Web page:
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Richard Duree 2002 Folk Dance Federation of California, South, Inc.

Folk Dancing's Third Dimension
By Richard Duree, 2002



Folk dancers have benefited from the dance in more ways then we can know.

The physical exercise alone has enhanced and preserved our health and active life style far beyond that of the vast majority of the population. It is no longer unusual to have active members well into their 80s in our midst, hale, hearty, and happy.

The dance has created and inspired an appreciation for artistic and cultural concerns in a way few activities can. Our fellow dancers have a kinder and more understanding view of cultures which are viewed with mistrust and even contempt by less enlightened folk. We have been blessed with a view of of the true heritage of cultures behind the posturing of politicians and aristocrats. We travel. We study. We appreciate. We learn.

To give the dance the true depth of understanding it deserves, we need to learn to view the dance as a messenger with a story to tell. That story is about the question, "Why do people dance the way they do?" This question, and the quest to answer it, will be folk dancing's greatest gift.

Folk/ethnic dance exists for one basic reason, and hundreds of directly related ones: It fulfills or satisfies the aesthetic needs and standards of its creators. If those social urges that foster the dance are removed, the dance declines and disappears. Only those of us who love it solely as an art form are committed to saving it.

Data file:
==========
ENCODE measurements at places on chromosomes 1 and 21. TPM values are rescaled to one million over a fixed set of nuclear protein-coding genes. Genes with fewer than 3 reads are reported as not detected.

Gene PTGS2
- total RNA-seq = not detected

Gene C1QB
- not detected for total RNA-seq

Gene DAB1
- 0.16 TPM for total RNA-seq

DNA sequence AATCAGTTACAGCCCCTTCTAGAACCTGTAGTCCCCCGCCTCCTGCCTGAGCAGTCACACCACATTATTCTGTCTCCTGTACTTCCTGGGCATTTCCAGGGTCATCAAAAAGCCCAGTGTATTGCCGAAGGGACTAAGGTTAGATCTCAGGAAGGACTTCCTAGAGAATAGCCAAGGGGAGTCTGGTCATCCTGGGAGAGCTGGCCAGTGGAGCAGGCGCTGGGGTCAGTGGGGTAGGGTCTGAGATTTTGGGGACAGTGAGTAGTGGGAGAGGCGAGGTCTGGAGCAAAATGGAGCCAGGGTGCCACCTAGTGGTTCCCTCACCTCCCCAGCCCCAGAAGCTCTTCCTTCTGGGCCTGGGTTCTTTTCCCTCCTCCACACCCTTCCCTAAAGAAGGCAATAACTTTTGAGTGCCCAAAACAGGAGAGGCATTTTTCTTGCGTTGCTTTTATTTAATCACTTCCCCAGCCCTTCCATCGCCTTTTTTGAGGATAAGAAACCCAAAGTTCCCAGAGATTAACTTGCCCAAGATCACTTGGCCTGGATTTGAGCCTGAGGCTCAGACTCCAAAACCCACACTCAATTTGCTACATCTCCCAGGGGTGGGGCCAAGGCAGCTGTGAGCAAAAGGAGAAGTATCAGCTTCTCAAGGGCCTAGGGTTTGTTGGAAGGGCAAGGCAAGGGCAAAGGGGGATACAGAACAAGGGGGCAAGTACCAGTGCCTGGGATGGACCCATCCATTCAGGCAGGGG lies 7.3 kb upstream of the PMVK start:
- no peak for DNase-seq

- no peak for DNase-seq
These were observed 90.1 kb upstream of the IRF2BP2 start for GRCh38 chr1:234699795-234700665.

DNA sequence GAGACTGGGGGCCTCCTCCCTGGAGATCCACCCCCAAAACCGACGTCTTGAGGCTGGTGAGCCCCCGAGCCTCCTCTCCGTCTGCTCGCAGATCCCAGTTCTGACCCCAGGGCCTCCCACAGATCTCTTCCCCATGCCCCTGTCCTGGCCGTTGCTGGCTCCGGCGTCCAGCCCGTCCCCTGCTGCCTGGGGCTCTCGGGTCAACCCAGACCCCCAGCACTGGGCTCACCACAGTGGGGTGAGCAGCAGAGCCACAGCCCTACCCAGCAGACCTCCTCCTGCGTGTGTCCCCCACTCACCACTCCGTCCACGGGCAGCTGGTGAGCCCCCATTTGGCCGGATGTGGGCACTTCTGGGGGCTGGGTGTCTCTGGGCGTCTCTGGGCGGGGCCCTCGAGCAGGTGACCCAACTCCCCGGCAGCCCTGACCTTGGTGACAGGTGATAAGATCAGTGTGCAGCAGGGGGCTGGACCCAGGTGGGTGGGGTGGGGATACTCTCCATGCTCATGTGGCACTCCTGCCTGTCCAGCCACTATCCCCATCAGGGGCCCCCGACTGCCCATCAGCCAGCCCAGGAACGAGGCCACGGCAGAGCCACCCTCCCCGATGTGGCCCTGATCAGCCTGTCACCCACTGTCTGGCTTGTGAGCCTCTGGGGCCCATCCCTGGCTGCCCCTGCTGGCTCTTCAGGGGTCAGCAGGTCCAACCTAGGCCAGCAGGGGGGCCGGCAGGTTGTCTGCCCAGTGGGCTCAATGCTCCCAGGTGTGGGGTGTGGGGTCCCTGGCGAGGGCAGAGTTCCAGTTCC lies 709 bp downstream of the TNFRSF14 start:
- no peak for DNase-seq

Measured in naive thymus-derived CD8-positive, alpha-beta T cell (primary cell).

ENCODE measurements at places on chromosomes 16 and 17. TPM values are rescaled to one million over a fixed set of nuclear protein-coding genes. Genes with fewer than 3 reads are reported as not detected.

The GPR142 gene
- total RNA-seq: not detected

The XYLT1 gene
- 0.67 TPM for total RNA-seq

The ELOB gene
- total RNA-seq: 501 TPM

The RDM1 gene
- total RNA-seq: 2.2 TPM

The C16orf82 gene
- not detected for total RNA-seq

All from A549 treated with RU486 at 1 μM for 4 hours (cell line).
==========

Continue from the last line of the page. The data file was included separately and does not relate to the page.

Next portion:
What are those aesthetic forces that shape the dance? Why does the dance of Telemark in Norway differ so profoundly from that of Seville in Spain? Or from Radomir in Bulgaria? For that matter, why does the dance of Radomir in Šop differ so much from that of Novo Zagorsko, just miles away in Thrace?

In Transylvania, why do Romanians delight in nurturing highly complex syncopations in their dance, while Hungarians living in the next village are perfectly happy with dance rhythms in 4/4 meter? Why are the Hungarian men's dances competitive, while the Romanians dance together as one?

Why do some Balkan chain dances circle clockwise, while others go counterclockwise? (It's been offered that one of them follows the direction of the sun across the sky.)

These are questions that learned ethnologists in many countries spend their entire lives happily exploring for answers. They are questions that gives this dance more educational value than any other. They are questions that can teach us to "read" the story the dance tells us of people with whom few of us will ever meet.

Let's explore some of the possible answers to "why people dance the way they do."


The people's response to the land which they inhabit, particularly in non-technical cultures, determines many things: how they dress, form of shelter, diet, their concept of the horizon. Mountain dwellers have a more stationary and vertical concept of the world than do those riding freely across the steppes.